TOPEKA — If Kansas insurance plans offered through the federal marketplace increased 25 percent in 2017, 67 percent of HealthCare.gov consumers still could purchase plans for less than $75 a month, officials said.
On Wednesday, the U.S. Department of Health and Human Services released data from a nationwide study of health insurance plans offered through HealthCare.gov, exploring the impact of projected rising costs next year on consumers.
“Tax credits protect consumers from rate increases,” said Kathryn Martin, acting assistant secretary for planning and evaluation.
Last year, she said, double-digit premium increases were projected for 2016, but the average premiums for consumers with tax credits increased just $4.
In the Kansas data, 63 percent of consumers enrolled in HealthCare.gov plans in 2016 paid less than $75 a month, while 70 percent paid less than $100 per month. If premiums increased 25 percent next year in the state, those jumped to 67 percent and 72 percent, respectively.
But if the premiums should jump 50 percent in 2017, the numbers are better, HHS data reported. Seventy percent of Kansans in the marketplace would pay less than $75 a month, while 75 percent would pay less than $100. That’s because the tax credits are designed to increase as rates increase, Martin said.
“It is true that as rates go up and you are buying on the exchange, your subsidy is going to go up as well,” said Clark Schultz, director of government relations for the Kansas Insurance Department.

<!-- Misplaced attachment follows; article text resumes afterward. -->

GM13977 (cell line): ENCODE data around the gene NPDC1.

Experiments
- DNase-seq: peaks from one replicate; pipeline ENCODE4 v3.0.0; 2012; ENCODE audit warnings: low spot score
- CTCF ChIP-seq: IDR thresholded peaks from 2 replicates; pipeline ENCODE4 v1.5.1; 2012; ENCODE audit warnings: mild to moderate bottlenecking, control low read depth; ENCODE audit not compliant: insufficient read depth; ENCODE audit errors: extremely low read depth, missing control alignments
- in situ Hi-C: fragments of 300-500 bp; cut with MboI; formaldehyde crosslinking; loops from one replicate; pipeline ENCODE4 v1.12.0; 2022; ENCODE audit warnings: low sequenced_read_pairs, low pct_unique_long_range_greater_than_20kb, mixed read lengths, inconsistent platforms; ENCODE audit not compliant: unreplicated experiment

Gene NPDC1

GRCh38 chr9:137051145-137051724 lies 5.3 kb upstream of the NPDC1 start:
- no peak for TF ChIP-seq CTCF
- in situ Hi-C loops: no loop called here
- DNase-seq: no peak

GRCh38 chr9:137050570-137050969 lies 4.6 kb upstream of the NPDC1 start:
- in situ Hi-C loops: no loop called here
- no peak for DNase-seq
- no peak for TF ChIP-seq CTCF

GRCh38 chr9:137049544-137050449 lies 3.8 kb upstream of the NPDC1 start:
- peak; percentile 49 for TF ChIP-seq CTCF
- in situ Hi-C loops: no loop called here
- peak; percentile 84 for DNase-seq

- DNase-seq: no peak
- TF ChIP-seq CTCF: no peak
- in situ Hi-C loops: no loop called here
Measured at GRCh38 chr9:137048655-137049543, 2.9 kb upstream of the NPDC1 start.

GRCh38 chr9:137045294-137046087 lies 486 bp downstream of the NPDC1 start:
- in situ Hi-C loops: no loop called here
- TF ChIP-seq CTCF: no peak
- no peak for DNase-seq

“So the net effect of what you’re paying is much less than what it would be if you were paying the entire bill yourself. It’s just that the federal government is paying the vast majority of it, so you’re not seeing it. Somebody’s paying it; the federal government’s paying.”
Schultz said the final rates for plans available in the Kansas marketplace won’t be available until September. Plans submitted for 2017 vary from premium increases of 3 percent to more than 49 percent. Twenty-three plans have been proposed for the state.
Although insurance companies still can change their offerings or decide to pull out, as Coventry did in December 2015, at this point, Schultz said residents of every Kansas county will have at least two options for their health insurance plans.
Companies like Coventry are losing money, and that’s why they’re pulling out, he said. On the HHS teleconference, officials there said companies did underestimate what the costs would be in the HealthCare.gov marketplace.
“This is a brand-new market,” said Mandy Cohen, chief operating officer for Centers for Medicare and Medicaid.
“This market has totally new rules of the road because folks are required to provide insurance to people with pre-existing conditions. That’s a new factor for folks. It has financial assistance. Our issuers are learning about these new rules of the road. Some are adjusting faster than others.”
Minnesota-based Medica, for instance, entered the Kansas market this year.